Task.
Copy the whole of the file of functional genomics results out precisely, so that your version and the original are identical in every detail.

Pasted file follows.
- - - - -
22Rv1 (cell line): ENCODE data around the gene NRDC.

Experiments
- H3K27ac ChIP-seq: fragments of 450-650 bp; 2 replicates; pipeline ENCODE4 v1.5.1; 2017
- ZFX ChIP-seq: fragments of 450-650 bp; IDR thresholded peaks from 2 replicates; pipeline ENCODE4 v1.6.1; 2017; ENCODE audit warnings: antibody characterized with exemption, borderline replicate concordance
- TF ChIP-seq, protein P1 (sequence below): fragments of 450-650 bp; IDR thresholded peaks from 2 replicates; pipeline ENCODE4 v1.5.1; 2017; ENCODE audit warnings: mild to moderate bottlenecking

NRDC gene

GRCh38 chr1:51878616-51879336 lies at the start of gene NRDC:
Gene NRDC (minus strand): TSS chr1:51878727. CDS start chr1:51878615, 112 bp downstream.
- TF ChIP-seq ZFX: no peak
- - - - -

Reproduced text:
22Rv1 (cell line): ENCODE data around the gene NRDC.

Experiments
- H3K27ac ChIP-seq: fragments of 450-650 bp; 2 replicates; pipeline ENCODE4 v1.5.1; 2017
- ZFX ChIP-seq: fragments of 450-650 bp; IDR thresholded peaks from 2 replicates; pipeline ENCODE4 v1.6.1; 2017; ENCODE audit warnings: antibody characterized with exemption, borderline replicate concordance
- TF ChIP-seq, protein P1 (sequence below): fragments of 450-650 bp; IDR thresholded peaks from 2 replicates; pipeline ENCODE4 v1.5.1; 2017; ENCODE audit warnings: mild to moderate bottlenecking

NRDC gene

GRCh38 chr1:51878616-51879336 lies at the start of gene NRDC:
Gene NRDC (minus strand): TSS chr1:51878727. CDS start chr1:51878615, 112 bp downstream.
- TF ChIP-seq ZFX: no peak